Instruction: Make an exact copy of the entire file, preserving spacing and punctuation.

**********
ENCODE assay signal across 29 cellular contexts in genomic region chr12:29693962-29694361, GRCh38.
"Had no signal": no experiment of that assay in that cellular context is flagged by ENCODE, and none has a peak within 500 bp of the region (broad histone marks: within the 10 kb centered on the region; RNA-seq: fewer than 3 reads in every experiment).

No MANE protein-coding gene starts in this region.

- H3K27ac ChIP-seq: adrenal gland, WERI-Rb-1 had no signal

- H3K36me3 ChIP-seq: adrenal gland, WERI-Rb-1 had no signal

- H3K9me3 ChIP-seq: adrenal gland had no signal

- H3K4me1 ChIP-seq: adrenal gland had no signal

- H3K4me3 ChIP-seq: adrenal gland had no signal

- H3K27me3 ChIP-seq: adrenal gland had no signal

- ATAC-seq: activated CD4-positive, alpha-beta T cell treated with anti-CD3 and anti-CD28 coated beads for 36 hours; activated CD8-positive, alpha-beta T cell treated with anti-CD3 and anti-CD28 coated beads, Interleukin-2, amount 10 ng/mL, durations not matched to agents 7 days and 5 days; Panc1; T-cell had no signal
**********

ENCODE assay signal across 29 cellular contexts in genomic region chr12:29693962-29694361, GRCh38.
"Had no signal": no experiment of that assay in that cellular context is flagged by ENCODE, and none has a peak within 500 bp of the region (broad histone marks: within the 10 kb centered on the region; RNA-seq: fewer than 3 reads in every experiment).

No MANE protein-coding gene starts in this region.

- H3K27ac ChIP-seq: adrenal gland, WERI-Rb-1 had no signal

- H3K36me3 ChIP-seq: adrenal gland, WERI-Rb-1 had no signal

- H3K9me3 ChIP-seq: adrenal gland had no signal

- H3K4me1 ChIP-seq: adrenal gland had no signal

- H3K4me3 ChIP-seq: adrenal gland had no signal

- H3K27me3 ChIP-seq: adrenal gland had no signal

- ATAC-seq: activated CD4-positive, alpha-beta T cell treated with anti-CD3 and anti-CD28 coated beads for 36 hours; activated CD8-positive, alpha-beta T cell treated with anti-CD3 and anti-CD28 coated beads, Interleukin-2, amount 10 ng/mL, durations not matched to agents 7 days and 5 days; Panc1; T-cell had no signal